P154 Impact of Cooking Classes on Students’ Knowledge and Ability to Make Culinary Recommendations for Low-Phe Diets


      Nutrition students receive traditional theoretical instruction in Medical Nutrition Therapy (MNT) concepts. Integrating culinary instruction into academic coursework has been shown to improve medical students’ ability to counsel patients on nutrition-related topics. Little is known on the impact of culinary nutrition for nutrition students.


      This pilot study examines the impact of a hands-on cooking module on nutrition students’ knowledge of low-phenylalanine (Phe) foods and their ability to make appropriate culinary recommendations to adapt recipes for low-Phe diets.

      Study Design, Setting, Participants

      Using quasi-experimental design with a non-probability, purposive sampling technique, students (n = 10) were recruited from advanced MNT classes at San Jose State University and randomly assigned to either control or treatment group. All students received a lecture on PKU and low-Phe diet principles. Following the lecture, the intervention group received a 1-hour culinary module related to the low-Phe diet. A 49-question survey was administered at 3 time points (Pre, post, and 6-week follow-up) with a 100% response rate testing student's knowledge of Phe-containing foods and techniques for adapting standard recipes.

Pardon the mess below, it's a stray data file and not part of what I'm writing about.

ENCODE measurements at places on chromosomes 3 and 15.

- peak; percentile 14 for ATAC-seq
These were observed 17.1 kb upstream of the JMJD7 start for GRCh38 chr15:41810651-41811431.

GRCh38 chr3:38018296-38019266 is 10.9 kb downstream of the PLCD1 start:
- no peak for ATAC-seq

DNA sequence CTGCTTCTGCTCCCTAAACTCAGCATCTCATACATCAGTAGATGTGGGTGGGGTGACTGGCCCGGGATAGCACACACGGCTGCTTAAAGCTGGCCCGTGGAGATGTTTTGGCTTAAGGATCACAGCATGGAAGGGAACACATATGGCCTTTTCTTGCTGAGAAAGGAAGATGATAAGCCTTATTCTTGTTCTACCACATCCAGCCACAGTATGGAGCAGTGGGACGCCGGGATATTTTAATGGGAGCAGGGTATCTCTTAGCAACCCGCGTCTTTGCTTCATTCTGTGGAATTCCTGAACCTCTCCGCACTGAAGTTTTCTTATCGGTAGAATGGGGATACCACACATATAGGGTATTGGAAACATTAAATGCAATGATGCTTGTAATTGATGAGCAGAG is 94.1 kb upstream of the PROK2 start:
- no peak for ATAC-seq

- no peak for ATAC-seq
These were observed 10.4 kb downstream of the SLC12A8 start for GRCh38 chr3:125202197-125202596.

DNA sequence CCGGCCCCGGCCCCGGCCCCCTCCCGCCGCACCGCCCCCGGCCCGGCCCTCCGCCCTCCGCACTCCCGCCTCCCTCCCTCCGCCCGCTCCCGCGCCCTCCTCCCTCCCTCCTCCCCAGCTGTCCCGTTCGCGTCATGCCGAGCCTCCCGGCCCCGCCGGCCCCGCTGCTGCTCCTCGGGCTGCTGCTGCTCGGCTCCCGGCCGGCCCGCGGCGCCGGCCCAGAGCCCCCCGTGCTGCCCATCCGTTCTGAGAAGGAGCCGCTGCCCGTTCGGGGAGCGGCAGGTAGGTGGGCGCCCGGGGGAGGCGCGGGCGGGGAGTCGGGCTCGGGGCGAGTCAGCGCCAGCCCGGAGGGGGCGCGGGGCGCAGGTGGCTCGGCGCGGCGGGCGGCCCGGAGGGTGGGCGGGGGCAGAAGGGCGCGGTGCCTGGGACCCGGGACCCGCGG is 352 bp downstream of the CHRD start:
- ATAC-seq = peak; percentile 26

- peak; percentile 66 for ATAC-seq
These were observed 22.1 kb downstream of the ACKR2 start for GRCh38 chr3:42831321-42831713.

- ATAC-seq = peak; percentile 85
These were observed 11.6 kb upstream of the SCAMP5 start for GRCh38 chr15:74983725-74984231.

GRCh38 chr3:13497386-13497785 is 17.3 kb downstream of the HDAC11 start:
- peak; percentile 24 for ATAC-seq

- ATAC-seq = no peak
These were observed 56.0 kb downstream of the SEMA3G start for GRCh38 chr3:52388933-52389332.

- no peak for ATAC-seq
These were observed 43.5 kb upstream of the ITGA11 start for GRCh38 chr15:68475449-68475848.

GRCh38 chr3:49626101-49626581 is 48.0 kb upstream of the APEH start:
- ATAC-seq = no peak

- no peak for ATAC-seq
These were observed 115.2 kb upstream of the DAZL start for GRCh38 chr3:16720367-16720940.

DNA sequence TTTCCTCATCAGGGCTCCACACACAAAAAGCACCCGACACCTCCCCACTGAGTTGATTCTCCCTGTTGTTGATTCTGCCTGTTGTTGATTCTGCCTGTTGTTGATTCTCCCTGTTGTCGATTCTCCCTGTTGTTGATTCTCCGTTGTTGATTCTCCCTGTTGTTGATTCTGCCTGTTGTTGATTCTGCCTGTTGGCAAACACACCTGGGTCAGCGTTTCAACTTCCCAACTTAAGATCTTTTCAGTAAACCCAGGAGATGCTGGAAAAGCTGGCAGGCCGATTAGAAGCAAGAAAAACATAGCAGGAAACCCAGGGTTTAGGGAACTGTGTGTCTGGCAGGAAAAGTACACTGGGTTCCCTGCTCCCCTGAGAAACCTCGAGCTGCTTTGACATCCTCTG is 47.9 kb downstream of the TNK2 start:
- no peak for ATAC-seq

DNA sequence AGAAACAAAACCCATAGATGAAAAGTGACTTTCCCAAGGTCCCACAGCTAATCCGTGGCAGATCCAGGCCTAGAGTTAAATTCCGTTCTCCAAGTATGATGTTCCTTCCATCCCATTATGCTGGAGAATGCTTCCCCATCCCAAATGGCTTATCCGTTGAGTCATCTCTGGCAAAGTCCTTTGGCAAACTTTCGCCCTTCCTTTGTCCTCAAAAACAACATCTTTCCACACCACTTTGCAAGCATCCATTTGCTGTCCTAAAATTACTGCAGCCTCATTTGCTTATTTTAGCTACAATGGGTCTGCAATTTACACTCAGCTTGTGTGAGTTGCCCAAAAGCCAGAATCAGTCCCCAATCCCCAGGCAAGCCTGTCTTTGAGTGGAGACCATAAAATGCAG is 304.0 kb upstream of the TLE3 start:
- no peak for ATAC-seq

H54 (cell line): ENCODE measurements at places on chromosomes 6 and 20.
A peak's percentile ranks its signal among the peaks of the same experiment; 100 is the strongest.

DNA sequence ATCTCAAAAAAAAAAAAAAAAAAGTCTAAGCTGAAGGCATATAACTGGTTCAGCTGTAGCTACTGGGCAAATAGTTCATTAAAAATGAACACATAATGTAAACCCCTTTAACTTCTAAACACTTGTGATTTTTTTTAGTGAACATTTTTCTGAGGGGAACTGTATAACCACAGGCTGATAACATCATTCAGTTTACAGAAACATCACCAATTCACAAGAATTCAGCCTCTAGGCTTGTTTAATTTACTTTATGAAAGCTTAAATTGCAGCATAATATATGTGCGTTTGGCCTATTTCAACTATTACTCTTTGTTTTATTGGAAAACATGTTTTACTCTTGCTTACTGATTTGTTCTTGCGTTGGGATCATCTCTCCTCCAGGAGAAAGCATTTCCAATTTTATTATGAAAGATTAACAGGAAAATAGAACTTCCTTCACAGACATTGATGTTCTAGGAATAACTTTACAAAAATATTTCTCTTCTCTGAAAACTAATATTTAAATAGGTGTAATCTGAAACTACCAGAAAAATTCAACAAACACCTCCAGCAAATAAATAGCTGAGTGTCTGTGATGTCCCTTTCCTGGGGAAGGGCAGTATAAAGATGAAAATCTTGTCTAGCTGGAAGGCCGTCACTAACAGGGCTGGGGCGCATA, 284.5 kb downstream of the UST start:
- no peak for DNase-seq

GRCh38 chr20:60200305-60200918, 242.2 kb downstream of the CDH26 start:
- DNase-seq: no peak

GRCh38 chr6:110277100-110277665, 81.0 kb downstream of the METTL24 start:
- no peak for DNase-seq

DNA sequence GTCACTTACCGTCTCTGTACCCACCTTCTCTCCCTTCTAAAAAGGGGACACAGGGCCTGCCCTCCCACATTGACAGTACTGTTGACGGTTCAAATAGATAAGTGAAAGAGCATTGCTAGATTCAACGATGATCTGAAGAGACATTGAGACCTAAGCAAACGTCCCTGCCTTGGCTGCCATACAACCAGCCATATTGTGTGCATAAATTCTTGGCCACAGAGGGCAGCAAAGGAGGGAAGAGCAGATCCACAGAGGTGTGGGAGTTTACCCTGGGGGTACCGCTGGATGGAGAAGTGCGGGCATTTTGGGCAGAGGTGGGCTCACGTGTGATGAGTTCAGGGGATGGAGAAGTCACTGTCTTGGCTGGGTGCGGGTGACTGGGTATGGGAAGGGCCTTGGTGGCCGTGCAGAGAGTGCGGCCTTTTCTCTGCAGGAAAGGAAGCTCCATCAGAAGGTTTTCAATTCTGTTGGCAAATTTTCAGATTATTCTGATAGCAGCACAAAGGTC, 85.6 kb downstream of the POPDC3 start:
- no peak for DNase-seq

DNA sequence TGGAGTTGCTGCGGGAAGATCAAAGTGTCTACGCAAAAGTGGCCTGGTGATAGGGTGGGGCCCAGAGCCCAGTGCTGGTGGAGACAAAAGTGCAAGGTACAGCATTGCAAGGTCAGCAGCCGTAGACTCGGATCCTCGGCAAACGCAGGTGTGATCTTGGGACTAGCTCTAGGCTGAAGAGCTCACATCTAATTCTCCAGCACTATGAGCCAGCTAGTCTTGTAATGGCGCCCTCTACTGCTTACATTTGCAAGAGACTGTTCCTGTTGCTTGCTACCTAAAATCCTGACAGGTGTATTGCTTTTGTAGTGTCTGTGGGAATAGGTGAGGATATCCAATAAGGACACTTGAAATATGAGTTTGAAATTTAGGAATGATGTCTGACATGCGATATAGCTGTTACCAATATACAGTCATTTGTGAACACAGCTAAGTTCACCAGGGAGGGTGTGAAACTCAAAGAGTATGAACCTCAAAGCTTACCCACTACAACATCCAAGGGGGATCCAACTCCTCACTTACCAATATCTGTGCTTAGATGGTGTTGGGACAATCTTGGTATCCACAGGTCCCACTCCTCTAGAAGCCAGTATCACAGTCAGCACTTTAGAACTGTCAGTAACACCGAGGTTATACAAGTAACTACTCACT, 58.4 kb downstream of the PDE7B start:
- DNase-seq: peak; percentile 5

Measurable Outcome/Analysis

      Data was indexed (Knowledge, Cooking Habits, Cooking Confidence, and Application Confidence) and descriptive statistics reported as means compared pre-, post-, and follow-up scores using SPSS version 25.


      The treatment group's mean knowledge of low-Phe foods doubled from 14 (SD = 6.24) to 27.2 (SD = 2.77) from pretest to post-test. The treatment group recipe modification mean test score improved from 4.8/10 (SD = 2.38) questions correct to 6.6/10 (SD = 1.14) after intervention while decreasing for the control group.


      Positive trends indicate improvement in knowledge of low-Phe foods and in participants’ ability to make culinary recommendations for low-Phe recipes. Culinary nutrition may be a beneficial addition to nutrition coursework warranting future investigation with a larger population and a longer cooking module.
      Funding: None.

      Appendix. Supplementary data